Can your business help the Mayor’s Office of Civic Innovation disrupt the status-quo? It just might help you do the same.

Discussion

Leave your comment below, or reply to others.

Please note that this comment section is for thoughtful, on-topic discussions. Admin approval is required for all comments. Your comment may be edited if it contains grammatical errors. Low effort, self-promotional, or impolite comments will be deleted.

0 Comments

Submit a Comment

Your email address will not be published. Required fields are marked *

Read more from MeetingoftheMinds.org

Spotlighting innovations in urban sustainability and connected technology

Engaging Historically Marginalized Communities During COVID-19

Engaging Historically Marginalized Communities During COVID-19

Since historically marginalized communities are already being disproportionally impacted by the COVID-19 pandemic, I am frustrated to see these communities also negatively impacted by the lack of on-the-ground public engagement. While I realize the threat of COVID-19 and the associated restrictions make conducting on-the-ground public engagement challenging, I want to encourage fellow planners to think more creatively. I will admit that I struggled to think creatively when I first heard that Clackamas Community College (CCC) would continue having mostly online classes in Spring Term 2021. CCC has had mostly online classes since the end of Winter Term 2020 when COVID-19 first started impacting Oregon. CCC’s decision about Spring Term 2021 became more stressful when Clackamas County staff told me that public outreach for their new shuttles could not be delayed until next summer.

If Companies Want a Diverse Workforce, They Need to Pay Attention to Transportation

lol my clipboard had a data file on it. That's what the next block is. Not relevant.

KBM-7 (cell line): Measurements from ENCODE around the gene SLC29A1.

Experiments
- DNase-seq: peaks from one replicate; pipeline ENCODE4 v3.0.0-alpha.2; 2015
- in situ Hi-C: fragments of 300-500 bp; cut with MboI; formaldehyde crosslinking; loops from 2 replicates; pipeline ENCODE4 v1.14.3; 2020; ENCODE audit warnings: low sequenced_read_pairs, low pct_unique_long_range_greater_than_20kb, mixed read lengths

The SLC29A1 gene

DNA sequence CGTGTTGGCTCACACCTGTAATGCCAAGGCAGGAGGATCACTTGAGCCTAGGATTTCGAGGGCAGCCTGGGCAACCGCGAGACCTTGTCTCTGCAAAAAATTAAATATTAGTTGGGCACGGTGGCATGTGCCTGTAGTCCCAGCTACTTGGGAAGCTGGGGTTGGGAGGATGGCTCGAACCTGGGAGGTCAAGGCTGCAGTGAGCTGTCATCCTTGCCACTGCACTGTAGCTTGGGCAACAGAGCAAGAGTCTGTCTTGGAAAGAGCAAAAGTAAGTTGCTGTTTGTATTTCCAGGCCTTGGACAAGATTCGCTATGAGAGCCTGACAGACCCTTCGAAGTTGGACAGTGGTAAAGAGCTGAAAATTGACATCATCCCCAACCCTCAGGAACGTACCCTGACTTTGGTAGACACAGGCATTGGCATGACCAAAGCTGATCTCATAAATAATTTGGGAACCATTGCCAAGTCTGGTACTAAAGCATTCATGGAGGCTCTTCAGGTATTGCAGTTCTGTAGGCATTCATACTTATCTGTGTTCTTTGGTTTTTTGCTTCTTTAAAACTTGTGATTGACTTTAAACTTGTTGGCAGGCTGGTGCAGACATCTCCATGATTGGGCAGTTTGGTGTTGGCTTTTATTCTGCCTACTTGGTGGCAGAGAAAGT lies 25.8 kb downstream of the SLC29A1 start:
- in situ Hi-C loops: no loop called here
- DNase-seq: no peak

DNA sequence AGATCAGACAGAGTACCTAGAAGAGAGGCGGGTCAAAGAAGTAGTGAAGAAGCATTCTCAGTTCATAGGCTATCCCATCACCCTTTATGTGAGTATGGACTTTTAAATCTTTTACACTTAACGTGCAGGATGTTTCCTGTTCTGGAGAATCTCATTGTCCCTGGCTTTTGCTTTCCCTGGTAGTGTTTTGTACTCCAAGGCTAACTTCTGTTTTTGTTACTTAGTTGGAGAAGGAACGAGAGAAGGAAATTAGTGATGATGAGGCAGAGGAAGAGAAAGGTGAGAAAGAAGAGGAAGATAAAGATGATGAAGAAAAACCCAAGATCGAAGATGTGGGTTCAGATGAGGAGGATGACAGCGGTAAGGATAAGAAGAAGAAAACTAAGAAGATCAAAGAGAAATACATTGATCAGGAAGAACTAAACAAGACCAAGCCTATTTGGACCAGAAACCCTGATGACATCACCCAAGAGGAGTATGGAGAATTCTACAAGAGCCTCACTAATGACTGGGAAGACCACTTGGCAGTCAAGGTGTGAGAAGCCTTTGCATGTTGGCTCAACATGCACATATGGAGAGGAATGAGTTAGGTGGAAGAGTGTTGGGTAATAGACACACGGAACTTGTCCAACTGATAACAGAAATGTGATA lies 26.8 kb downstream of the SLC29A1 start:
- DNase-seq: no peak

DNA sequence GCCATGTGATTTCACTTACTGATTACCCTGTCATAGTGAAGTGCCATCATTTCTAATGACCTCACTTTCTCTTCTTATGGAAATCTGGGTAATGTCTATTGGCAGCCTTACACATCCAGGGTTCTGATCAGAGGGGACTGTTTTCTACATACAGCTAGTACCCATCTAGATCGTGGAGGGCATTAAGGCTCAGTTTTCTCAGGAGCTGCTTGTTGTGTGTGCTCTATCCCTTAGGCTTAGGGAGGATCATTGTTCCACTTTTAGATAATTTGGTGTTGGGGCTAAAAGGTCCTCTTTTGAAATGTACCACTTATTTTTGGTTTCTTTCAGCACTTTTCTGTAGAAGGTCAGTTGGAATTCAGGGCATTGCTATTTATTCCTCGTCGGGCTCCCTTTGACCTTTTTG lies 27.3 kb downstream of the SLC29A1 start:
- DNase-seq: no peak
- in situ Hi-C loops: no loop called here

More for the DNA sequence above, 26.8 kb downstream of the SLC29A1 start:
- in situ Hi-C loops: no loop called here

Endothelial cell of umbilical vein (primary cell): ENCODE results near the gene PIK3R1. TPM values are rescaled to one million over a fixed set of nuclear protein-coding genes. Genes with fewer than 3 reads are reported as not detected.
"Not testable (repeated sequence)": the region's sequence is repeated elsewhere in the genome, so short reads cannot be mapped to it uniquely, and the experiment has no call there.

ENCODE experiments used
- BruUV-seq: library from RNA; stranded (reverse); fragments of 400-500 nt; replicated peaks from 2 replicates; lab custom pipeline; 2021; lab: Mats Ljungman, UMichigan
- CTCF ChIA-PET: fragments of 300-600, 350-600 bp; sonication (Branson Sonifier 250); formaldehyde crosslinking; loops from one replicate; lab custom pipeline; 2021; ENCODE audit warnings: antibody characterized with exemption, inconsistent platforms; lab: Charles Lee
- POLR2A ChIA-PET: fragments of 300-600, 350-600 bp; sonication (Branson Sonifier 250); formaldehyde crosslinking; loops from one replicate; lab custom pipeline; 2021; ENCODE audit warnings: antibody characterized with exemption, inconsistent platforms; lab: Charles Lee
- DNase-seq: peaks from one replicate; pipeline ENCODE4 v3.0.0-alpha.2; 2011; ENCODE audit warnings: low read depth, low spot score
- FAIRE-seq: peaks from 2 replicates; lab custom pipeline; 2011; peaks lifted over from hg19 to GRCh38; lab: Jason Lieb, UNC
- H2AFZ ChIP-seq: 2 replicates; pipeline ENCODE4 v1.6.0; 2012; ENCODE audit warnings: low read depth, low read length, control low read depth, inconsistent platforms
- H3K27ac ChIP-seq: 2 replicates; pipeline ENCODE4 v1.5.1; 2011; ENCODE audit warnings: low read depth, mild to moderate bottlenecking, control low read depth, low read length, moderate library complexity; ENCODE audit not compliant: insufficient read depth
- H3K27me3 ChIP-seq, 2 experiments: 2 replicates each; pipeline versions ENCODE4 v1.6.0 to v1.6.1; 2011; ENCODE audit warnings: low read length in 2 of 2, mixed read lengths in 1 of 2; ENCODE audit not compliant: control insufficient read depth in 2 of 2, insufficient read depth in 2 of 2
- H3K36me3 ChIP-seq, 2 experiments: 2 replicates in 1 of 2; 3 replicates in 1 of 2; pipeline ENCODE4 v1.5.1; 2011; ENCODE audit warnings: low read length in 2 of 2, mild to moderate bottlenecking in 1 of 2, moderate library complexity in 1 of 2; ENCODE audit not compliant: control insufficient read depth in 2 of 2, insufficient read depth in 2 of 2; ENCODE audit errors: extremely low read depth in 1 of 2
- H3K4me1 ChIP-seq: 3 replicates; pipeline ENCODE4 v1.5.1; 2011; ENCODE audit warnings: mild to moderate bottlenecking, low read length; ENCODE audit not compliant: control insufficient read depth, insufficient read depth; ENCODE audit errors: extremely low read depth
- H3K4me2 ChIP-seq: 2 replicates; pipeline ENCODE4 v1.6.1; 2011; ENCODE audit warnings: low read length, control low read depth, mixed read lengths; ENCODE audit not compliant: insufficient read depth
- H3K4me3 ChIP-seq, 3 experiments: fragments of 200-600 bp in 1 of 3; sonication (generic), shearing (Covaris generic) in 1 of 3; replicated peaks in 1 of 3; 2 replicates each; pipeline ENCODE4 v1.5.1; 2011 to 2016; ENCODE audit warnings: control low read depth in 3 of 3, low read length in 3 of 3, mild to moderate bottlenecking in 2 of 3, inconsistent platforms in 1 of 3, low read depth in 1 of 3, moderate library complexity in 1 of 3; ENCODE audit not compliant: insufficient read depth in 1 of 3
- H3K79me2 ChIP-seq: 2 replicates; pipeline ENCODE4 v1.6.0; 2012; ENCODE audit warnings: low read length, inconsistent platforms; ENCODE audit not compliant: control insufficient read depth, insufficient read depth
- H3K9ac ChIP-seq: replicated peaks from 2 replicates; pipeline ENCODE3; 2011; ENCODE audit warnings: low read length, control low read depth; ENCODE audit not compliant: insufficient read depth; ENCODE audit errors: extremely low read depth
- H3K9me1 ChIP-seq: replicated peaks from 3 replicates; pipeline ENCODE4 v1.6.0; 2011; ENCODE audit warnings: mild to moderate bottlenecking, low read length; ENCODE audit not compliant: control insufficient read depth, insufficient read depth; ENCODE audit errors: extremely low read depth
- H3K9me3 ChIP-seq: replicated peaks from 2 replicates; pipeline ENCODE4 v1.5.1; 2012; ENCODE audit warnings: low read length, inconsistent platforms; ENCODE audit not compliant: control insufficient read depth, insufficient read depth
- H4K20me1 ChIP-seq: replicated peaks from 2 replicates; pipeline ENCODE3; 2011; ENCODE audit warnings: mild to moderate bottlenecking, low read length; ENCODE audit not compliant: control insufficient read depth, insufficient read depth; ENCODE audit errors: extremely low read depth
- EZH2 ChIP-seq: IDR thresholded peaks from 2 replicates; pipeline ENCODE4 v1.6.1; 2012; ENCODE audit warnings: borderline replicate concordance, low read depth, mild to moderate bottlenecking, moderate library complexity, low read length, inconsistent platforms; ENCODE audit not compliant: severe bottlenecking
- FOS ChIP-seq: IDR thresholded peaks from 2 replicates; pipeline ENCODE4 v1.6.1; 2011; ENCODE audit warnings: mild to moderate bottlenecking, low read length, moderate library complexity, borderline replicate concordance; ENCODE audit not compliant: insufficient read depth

If Companies Want a Diverse Workforce, They Need to Pay Attention to Transportation

A new toolkit has been developed to help businesses think through strategies to decrease mobility barriers to the workplace, which reduces turnover. When workers can reliably get to work regardless of their personal circumstances, it provides employment stability and the opportunity to build wealth. It’s a win-win. Developed through a partnership between Metropolitan Planning Council and a pro bono Boston Consulting Group team, the toolkit includes slide decks, an overview report, customizable templates, a cost calculator, and instructional videos walking a company through the thought process of establishing a baseline situation, evaluating and selecting a solution, and standing up a program.

Depending on the employer’s location and employees’ needs, solutions may range from helping with last-mile transportation to the transit system, to developing on-demand vanpools, to establishing in-house carpool matching systems. The ROI calculator gives employers the ability to determine the break-even cost—the subsidy amount a company can manage without hurting the bottom line.

How Affordable Green Housing Enhances Cities

How Affordable Green Housing Enhances Cities

Housing that is affordable to low-income residents is often substandard and suffering from deferred maintenance, exposing residents to poor air quality and high energy bills. This situation can exacerbate asthma and other respiratory health issues, and siphon scarce dollars from higher value items like more nutritious food, health care, or education. Providing safe, decent, affordable, and healthy housing is one way to address historic inequities in community investment. Engaging with affordable housing and other types of community benefit projects is an important first step toward fully integrating equity into the green building process. In creating a framework for going deeper on equity, our new book, the Blueprint for Affordable Housing (Island Press 2020), starts with the Convention on Human Rights and the fundamental right to housing.  

The Future of Cities

Mayors, planners, futurists, technologists, executives and advocates — hundreds of urban thought leaders publish on Meeting of the Minds. Sign up below to follow the future of cities.

You have Successfully Subscribed!

Share This